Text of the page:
Many restaurants that serve the cuisine of a particular culture use foreign-language words from that culture (because there are no English words, to appear sophisticated or authentic, or to demonstrate an affinity for that culture) and are more likely to retain diacritics when using English words from that language. For example, a Swedish buffet might write "smörgåsbord" not "smorgasbord" and there is a particular French dessert called "gâteau nantais". French is often used even in restaurants that do not serve French cuisine, to appear fancy or stylish. For example, a menu at a restaurant serving traditional American food might write "chocolate gâteau" (in French, that would be "gâteau au chocolat") instead of "chocolate cake", and the sign outside might say "café".
Sometimes diacritics are added gratuitously to English words for a Teutonic or even humorous effect. (For example, Blue Öyster Cult and This Is Spın̈al Tap. See metal umlaut on Wikipedia.)
Note: Category:English terms by their individual characters is kept better up-to-date than this list, but this list possibly includes some words that Wiktionary does not yet have as entries (and thus are not in that category).
For some words listed below, usage of diacritics is rare.
à bas, à la, à la carte, à la mode, à gogo, à propos, abacá, abaká, abbé, açaí, adiós, agèd, agrément, aikidō, Åland, ampère, Ancien Régime, André, ångström, animé (the oleo-resin), animēshon (usually anime), áo dài, aperçu, apéritif, appliqué, après-ski, arête, art décoratif, attaché, auto-da-fé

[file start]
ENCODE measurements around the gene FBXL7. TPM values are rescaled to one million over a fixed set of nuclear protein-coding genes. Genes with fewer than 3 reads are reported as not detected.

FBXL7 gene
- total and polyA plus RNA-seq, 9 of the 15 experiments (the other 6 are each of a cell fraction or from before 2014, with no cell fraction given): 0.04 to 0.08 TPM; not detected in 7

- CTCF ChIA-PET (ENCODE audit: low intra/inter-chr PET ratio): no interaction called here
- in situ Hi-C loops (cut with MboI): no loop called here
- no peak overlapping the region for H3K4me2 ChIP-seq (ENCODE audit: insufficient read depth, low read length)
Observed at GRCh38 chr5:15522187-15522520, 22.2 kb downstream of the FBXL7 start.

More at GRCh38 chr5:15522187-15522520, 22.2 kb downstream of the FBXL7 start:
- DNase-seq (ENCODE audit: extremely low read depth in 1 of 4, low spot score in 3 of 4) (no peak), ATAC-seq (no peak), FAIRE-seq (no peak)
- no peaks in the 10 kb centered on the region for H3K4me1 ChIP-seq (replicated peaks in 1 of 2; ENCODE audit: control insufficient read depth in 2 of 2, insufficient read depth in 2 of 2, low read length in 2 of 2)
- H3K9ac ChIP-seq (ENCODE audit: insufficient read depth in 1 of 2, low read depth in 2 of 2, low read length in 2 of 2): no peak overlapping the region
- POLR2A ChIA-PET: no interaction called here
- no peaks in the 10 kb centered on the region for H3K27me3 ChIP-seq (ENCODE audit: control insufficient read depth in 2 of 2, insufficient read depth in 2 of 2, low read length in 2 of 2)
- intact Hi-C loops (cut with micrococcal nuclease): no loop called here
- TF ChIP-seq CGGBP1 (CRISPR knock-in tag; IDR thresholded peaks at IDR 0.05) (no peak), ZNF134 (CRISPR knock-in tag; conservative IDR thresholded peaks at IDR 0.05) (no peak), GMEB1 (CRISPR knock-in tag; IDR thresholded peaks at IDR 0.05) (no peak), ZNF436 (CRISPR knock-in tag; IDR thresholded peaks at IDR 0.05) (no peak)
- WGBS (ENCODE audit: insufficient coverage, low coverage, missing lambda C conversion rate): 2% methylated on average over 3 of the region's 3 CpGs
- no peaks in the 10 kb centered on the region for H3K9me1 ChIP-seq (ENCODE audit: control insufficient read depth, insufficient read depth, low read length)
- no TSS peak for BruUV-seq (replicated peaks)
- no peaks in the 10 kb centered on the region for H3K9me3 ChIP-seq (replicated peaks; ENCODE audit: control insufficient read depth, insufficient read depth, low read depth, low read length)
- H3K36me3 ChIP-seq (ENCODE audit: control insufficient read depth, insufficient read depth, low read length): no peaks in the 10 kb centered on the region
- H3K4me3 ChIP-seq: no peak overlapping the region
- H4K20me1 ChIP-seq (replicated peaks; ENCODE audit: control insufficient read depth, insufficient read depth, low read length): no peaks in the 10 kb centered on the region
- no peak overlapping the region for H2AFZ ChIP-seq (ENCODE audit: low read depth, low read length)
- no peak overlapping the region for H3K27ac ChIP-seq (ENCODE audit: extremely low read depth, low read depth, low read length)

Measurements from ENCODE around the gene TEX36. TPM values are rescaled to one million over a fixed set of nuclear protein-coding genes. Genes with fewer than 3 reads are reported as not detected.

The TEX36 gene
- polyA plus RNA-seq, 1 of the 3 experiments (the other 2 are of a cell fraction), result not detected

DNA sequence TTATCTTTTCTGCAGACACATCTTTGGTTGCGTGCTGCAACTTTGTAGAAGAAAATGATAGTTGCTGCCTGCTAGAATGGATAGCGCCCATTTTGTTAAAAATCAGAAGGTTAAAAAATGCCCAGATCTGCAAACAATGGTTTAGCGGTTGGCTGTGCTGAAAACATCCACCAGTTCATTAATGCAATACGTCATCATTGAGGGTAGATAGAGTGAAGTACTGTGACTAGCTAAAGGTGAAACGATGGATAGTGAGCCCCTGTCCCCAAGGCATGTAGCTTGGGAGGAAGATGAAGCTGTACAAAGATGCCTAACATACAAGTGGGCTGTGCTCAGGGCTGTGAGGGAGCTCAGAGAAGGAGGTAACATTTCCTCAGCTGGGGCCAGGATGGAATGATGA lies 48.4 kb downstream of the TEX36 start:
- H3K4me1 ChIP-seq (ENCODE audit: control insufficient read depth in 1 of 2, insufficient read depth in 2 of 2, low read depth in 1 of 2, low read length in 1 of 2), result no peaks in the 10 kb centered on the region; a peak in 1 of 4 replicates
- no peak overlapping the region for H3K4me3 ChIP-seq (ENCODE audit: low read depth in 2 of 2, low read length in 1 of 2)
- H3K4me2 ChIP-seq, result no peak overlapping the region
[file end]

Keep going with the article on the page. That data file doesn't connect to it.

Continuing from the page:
bánh mì, barège, beau idéal, belle époque, béguin, bentō, bête noire, bêtise, Beyoncé, Bézier curves, biały, Bichon Frisé, bíró, blasé, blessèd, bobèche, bodegón, boîte, Bokmål, bombé, Bön, bon appétit, Boötes, boutonnière, brassière, bric-à-brac, Brontë, bún
café, cafetería, cafetière, caffè, caïque [-jee], calèche, canapé, cañón (usually canyon), cap-à-pie, Champs-Élysées, château, chargé d'affaires, cause célèbre, chacun à son goût, chaînés, chèvre, Chloë, cinéma, cinéma vérité, Citroën, cliché, cliché-verre, clientèle, comme ci comme ça, cloisonné, compère, consommé, communiqué, confrère, confronté, continuüm (rare), coöperate [-ion, -ive], coöpt, coördinate [-ed, -ing, -ion, -or, -ors], cortège, coup d'état, coup de grâce, coupé, coulée, crèche, crème [-brûlée, -caramel, -de cacao, -de la crème, -de menthe, -fraîche], Créole, crêpe [-paper, -Suzette], crétin [-ism], Creüsa, croûton, crudités, csárdás, Curaçao, cursèd (rare)
Dáil Éireann, daimyō, daïs, dấu hỏi, débâcle, débris, début, décal [-comania], déclassé, décolletage, décolleté, décor, découpage, dégagé, dégustation, déjà vu, démarche, démodé, dénouement, dépôt, dérailleur, derrière, déshabillé, détente, diamanté, diddé, discothèque, divorcé, divorcée, dōjō, dōmoic acid, Doña, doppelgänger, Dvořák
macédoine, macramé, mahātmā, maître d'hôtel, malagueña, Malmö, mañana, manège, manœuvre, manqué, Māori, maté, matériel, matinée, mélange, mêlée, ménage à trois, ménagerie, mésalliance, métier, Métis, México, minaudière, mise en scène, Monégasque, moiré, Montaño, Montréal
pączki, pāhoehoe, papier-mâché, páramo, passé, pâté, pāua, phở, pièce de résistance, pied-à-terre, plissé, piña colada, piñata, piñón, piraña (usually piranha), piqué, più, plié, précis, pōhutukawa, pölsa, preëminent [-ly] (rare), preëmpt [-ion, -ive] (rare), prélude, première, première danseuse, prêt-à-porter, protégé, protégée, purée
raison d'être, rāmen, rātā, recherché, réclame, reconnoître, reëlect [-ed, -ing] (rare), reënter [-ed, -ing] (rare), reëstablish [-ed, -ing] (rare), régime, rędzina (usually rendzina), résumé, residuüm (rare), retroussé, rincón, risqué, rôle, rivière, roman à clef, România, röntgen, rosé, roué